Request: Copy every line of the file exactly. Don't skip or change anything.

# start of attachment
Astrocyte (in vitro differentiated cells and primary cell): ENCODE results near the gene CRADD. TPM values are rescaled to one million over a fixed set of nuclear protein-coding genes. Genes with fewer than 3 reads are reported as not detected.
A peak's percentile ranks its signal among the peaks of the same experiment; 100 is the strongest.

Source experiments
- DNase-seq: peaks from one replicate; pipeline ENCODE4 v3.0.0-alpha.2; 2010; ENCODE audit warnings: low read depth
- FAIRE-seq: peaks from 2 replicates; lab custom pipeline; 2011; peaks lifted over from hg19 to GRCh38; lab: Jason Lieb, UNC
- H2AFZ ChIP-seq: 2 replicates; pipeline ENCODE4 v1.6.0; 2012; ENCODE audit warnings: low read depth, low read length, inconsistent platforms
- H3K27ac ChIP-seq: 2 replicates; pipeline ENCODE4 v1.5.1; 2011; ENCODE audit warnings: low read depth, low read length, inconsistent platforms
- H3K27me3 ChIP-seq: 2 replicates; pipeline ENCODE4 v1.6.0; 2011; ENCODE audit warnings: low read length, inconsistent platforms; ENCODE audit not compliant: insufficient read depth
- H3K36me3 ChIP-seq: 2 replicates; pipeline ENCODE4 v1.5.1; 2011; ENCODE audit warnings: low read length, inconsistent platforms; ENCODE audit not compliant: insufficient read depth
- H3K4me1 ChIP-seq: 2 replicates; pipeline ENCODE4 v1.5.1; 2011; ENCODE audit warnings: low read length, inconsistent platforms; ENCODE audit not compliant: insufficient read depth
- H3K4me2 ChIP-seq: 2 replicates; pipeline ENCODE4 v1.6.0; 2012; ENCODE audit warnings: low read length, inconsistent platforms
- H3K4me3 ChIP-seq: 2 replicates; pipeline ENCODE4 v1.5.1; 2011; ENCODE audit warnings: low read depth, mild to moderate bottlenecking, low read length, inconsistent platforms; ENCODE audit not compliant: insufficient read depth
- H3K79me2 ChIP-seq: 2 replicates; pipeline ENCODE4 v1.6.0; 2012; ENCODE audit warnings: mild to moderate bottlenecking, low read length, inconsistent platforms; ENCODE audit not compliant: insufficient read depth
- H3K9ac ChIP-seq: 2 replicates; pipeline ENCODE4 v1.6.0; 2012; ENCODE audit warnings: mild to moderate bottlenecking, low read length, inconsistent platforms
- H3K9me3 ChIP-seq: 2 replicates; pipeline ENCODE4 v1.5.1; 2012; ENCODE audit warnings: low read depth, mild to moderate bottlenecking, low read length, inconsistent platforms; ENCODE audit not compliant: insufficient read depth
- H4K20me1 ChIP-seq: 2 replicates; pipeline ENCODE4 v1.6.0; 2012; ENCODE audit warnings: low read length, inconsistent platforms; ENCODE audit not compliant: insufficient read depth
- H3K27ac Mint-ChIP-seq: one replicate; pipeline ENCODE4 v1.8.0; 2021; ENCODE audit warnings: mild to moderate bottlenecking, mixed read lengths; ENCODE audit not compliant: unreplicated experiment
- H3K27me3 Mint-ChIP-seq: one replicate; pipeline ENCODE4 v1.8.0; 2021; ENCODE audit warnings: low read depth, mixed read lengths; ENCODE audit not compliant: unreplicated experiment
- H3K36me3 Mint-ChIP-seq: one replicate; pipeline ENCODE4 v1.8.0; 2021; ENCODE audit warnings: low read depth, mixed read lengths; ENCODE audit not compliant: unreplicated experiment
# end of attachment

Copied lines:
Astrocyte (in vitro differentiated cells and primary cell): ENCODE results near the gene CRADD. TPM values are rescaled to one million over a fixed set of nuclear protein-coding genes. Genes with fewer than 3 reads are reported as not detected.
A peak's percentile ranks its signal among the peaks of the same experiment; 100 is the strongest.

Source experiments
- DNase-seq: peaks from one replicate; pipeline ENCODE4 v3.0.0-alpha.2; 2010; ENCODE audit warnings: low read depth
- FAIRE-seq: peaks from 2 replicates; lab custom pipeline; 2011; peaks lifted over from hg19 to GRCh38; lab: Jason Lieb, UNC
- H2AFZ ChIP-seq: 2 replicates; pipeline ENCODE4 v1.6.0; 2012; ENCODE audit warnings: low read depth, low read length, inconsistent platforms
- H3K27ac ChIP-seq: 2 replicates; pipeline ENCODE4 v1.5.1; 2011; ENCODE audit warnings: low read depth, low read length, inconsistent platforms
- H3K27me3 ChIP-seq: 2 replicates; pipeline ENCODE4 v1.6.0; 2011; ENCODE audit warnings: low read length, inconsistent platforms; ENCODE audit not compliant: insufficient read depth
- H3K36me3 ChIP-seq: 2 replicates; pipeline ENCODE4 v1.5.1; 2011; ENCODE audit warnings: low read length, inconsistent platforms; ENCODE audit not compliant: insufficient read depth
- H3K4me1 ChIP-seq: 2 replicates; pipeline ENCODE4 v1.5.1; 2011; ENCODE audit warnings: low read length, inconsistent platforms; ENCODE audit not compliant: insufficient read depth
- H3K4me2 ChIP-seq: 2 replicates; pipeline ENCODE4 v1.6.0; 2012; ENCODE audit warnings: low read length, inconsistent platforms
- H3K4me3 ChIP-seq: 2 replicates; pipeline ENCODE4 v1.5.1; 2011; ENCODE audit warnings: low read depth, mild to moderate bottlenecking, low read length, inconsistent platforms; ENCODE audit not compliant: insufficient read depth
- H3K79me2 ChIP-seq: 2 replicates; pipeline ENCODE4 v1.6.0; 2012; ENCODE audit warnings: mild to moderate bottlenecking, low read length, inconsistent platforms; ENCODE audit not compliant: insufficient read depth
- H3K9ac ChIP-seq: 2 replicates; pipeline ENCODE4 v1.6.0; 2012; ENCODE audit warnings: mild to moderate bottlenecking, low read length, inconsistent platforms
- H3K9me3 ChIP-seq: 2 replicates; pipeline ENCODE4 v1.5.1; 2012; ENCODE audit warnings: low read depth, mild to moderate bottlenecking, low read length, inconsistent platforms; ENCODE audit not compliant: insufficient read depth
- H4K20me1 ChIP-seq: 2 replicates; pipeline ENCODE4 v1.6.0; 2012; ENCODE audit warnings: low read length, inconsistent platforms; ENCODE audit not compliant: insufficient read depth
- H3K27ac Mint-ChIP-seq: one replicate; pipeline ENCODE4 v1.8.0; 2021; ENCODE audit warnings: mild to moderate bottlenecking, mixed read lengths; ENCODE audit not compliant: unreplicated experiment
- H3K27me3 Mint-ChIP-seq: one replicate; pipeline ENCODE4 v1.8.0; 2021; ENCODE audit warnings: low read depth, mixed read lengths; ENCODE audit not compliant: unreplicated experiment
- H3K36me3 Mint-ChIP-seq: one replicate; pipeline ENCODE4 v1.8.0; 2021; ENCODE audit warnings: low read depth, mixed read lengths; ENCODE audit not compliant: unreplicated experiment